This duo, indeed, staid far from the experiments some other indie rappers were trying by these days. Apart from the introspective and superb "Simple Me", with its ethereal ambiance and its trip-hop feminine voice, the homogeneous sound of this record inherited mostly from New-York's classic hip-hop from the 90's, à la Pete Rock or Gangstarr. It was its next step, somehow, its natural evolution.
While Mcenroe concocted austere jazzy loops, DJ Hunnicut enriched them with a few scratches, and Gruf and Pip Skid – then known as Wicked Nut – criticized the consumer society, turning their backs to the light-hearted rap they used to practice before, with Farm Fresh, a group two of them had been members of. It could have been just a recipe, but it wasn't. Whatever its influences, Peanuts & Corn's has always sounded very personal. And with their oppressive bass and clever drums, their deceitfully laid-back beats were all extraordinarily musical.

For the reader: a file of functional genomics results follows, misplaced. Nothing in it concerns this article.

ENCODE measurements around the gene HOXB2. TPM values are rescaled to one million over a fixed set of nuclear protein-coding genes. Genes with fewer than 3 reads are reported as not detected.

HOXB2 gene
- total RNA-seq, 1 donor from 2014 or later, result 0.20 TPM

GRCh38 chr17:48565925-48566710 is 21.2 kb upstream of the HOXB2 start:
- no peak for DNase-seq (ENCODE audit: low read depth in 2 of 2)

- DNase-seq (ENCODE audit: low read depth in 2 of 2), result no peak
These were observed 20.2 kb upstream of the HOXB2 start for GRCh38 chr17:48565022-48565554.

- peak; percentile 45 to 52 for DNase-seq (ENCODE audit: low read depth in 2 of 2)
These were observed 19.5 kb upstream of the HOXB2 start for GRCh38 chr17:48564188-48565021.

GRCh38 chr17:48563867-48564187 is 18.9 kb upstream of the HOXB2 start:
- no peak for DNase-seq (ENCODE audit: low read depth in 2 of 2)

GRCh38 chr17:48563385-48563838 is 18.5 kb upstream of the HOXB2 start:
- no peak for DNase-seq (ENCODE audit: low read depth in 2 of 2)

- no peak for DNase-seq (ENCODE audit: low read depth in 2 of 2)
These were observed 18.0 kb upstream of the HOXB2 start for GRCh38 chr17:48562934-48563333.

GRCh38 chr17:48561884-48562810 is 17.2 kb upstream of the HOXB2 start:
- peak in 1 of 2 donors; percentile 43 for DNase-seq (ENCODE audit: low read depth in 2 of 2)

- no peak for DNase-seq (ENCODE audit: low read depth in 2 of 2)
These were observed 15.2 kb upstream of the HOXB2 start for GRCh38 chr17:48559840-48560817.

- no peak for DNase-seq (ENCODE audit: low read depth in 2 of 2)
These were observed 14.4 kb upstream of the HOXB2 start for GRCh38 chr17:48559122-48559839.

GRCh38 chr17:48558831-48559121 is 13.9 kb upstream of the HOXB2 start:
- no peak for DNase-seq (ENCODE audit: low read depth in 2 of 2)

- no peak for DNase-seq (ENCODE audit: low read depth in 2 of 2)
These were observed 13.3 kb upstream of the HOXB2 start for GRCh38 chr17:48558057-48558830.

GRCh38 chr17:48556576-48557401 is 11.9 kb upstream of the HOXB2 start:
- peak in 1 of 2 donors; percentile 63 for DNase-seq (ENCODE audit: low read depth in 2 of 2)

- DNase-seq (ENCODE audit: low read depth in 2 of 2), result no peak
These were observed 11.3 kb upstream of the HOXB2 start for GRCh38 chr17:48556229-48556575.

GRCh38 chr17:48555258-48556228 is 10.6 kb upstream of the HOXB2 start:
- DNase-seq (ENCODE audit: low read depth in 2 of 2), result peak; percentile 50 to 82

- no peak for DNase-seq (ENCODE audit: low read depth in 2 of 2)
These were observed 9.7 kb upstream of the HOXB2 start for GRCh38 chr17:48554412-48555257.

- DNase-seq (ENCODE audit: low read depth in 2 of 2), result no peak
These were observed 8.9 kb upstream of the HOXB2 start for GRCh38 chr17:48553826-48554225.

As far as they were concerned, both rappers fully reinvented political rap, it was no longer MCs sermonizing about the usual things ("I ain't an advertisement, I don't speak slogans"). On the opposite, Gruf and Pip Skid would denounce the great Christmas swindle through some storytelling ("Urine Sample"), they would question their own misogyny ("Simple Me"), condemn the tobacco industry ("King Size"), or fight for the animal rights ("Wild Boar Hunt"), Gruf's big cause.
It was so subtle and well thought that, after so many years, and despite a few too lengthy tracks, Let's Just Call you "Quits" is one of these times' records which aged the best, as most albums released by this label, in its heyday.